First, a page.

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Coppelia is a charming, elegant dance performance

Coppélia

Boston Ballet.

Music by M. Léo Delibes.

Original Staging by Arthur Saint-Léon.

Choreography by Enrique Martinez.

Wang Center; through Feb. 12.

By Hur Koser
Staff Reporter

This is how the Boston Ballet advertises its newest production: "This is a love story... but it is not exactly Œboy-meets-girl-at-the-mall' type. It is about a girl, a boy and a blonde named ŒCoppélia.' It is a love triangle that spells trouble with a capitol ŒT'. Coppélia is a doll, a real doll with a blonde wig and big enamel eyes. She is a blonde that puts your pulse rate high and your good intentions into reverseŠ"

That is how the Boston Ballet advertises Coppélia. Hearing this ad on the radio, one might get the impression that this is a contemporary dance performance with a conspiring and entangled love story. The story of Coppélia is actually based on "Der Sandmann," a story written by master German storyteller E.T.A. Hoffmann (1776-1822).

It seems that Hoffmann wrote this story in pure fascination for newly-invented mechanical dolls that had come into popularity in the early 19th century. Like his contemporaries, Hoffmann was very much fascinated by the idea of conveying human life, human feelings to an inanimate, lifelike object such as a doll.

The story takes place in a small town and around the town's eccentric inventor, Dr. Coppélius. A pretty girl, whom the townspeople believe to be Dr. Coppélius' daughter, sits on the balcony of her father's mysterious workshop, and seems pretty occupied with the book she is reading.

Swanilda, a beautiful and high-spirited young woman, enters the town square and tries to attract the attention of this strange girl that the townspeople named Coppélia. Much to Swanilda's disappointment, though, Coppélia seems to ignore her. Swanilda's fickle boyfriend Franz also enters the square and, not noticing Swanilda, blows kisses up to Coppélia. Coppélia returns his kiss in a slow yet continuous manner. Overwhelmed with jealousy, Swanilda becomes furious.

After the promise of a handsome dowry from the town's leaders and a feigned display of composure from Swanilda toward Franz's actions, the townspeople dance and rejoice into the night. When the confused Dr. Coppélius drops his workshop key, Swanilda and her friends are tempted to enter the mysterious workshop. In the meantime, Franz decides to satisfy his curiosity about Coppélia and climbs over the workshop balcony with hopes of seeing her.

Swanilda is relieved to find out that Coppélia, as well as other human-like characters sitting in the workshop, is actually no more than a wax doll; but when the furious doctor enters the room, she is forced to disguise herself as the doll Coppélia. In the meantime Franz enters from the balcony, still bearing the hope of seeing beautiful Coppélia. That is when things become even more entertaining, and the lovers achieve a humorous and poignant reconciliation.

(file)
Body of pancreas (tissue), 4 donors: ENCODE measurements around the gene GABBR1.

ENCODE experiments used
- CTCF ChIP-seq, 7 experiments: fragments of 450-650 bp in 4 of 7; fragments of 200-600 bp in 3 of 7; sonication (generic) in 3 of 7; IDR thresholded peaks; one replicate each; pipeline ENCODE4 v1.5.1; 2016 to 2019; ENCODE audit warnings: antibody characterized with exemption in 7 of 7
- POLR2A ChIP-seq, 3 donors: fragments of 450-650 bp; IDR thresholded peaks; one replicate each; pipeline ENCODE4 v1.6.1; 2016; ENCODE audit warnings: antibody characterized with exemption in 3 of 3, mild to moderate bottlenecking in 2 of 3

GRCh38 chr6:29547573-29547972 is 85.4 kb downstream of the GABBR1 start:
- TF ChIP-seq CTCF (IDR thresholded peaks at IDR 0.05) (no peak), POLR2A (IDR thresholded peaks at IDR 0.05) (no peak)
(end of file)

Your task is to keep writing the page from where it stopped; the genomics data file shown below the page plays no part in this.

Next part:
Considered the last of the romantic ballets, Coppélia also marked the final ballet created by Arthur Saint-Léon, and coincided with the end of the Second Empire under the rule of Napoleon III. What is more unfortunate, ballerina Adele Grantzow, who was meant to dance as Swanilda, fell ill and had to be replaced in mid-production. The misfortune did not leave the company, and within one year of the ballet's premiere in Paris, not only was Saint-Léon already dead, but also Edouard Dauty who portrayed the mischievous Dr. Coppélius. One more year later, Guiseppina Bozzacchi, who ultimately portrayed Swanilda in the premiere, died of smallpox in the Franco-Prussian War on the morning of her 17th birthday.

Over the years, much of the original choreography of the ballet was preserved at the Paris Opera. Nevertheless, different versions of Coppélia appeared in this century, including a 1933 version by Nicholas Sergeyev, a 1962 interpretation by John Cranko, and a 1970 rendition by Boston Ballet Founder E. Virginia Williams. This time the ballet is being performed as interpreted by the choreographer Enrique Martinez.

"I try to keep it fun because the music is so lively," Martinez said in a press release. He increased the amount of dancing considerably - a wise choice, since the ballet is already teeming with wordless acting - and gave Swanilda seven variations, making her role technically the most difficult. He also added a variation to Franz's role that includes all the tough male ballet steps.

"There are also new characters in my version," admits Martinez. He introduced a priest for the wedding scene, Swanilda's mother, and six boyfriends and six girlfriends who accompany Swanilda and Franz in the first and the third acts.

After the remarkable success of Giselle followed by the traditional Nutcracker, Coppélia promises to mark another great landmark in Boston Ballet's repertoire. Coppélia is a hilarious and cute love story. The story is rather a "girl-gets-the-boy" type, rather than "boy-girl-and-a-blonde" triangle. It may not set your pulse rate very high, but it will definitely touch you somewhere deep inside your soul.

Don't miss this charming, elegant work of art; there really is something for everyone!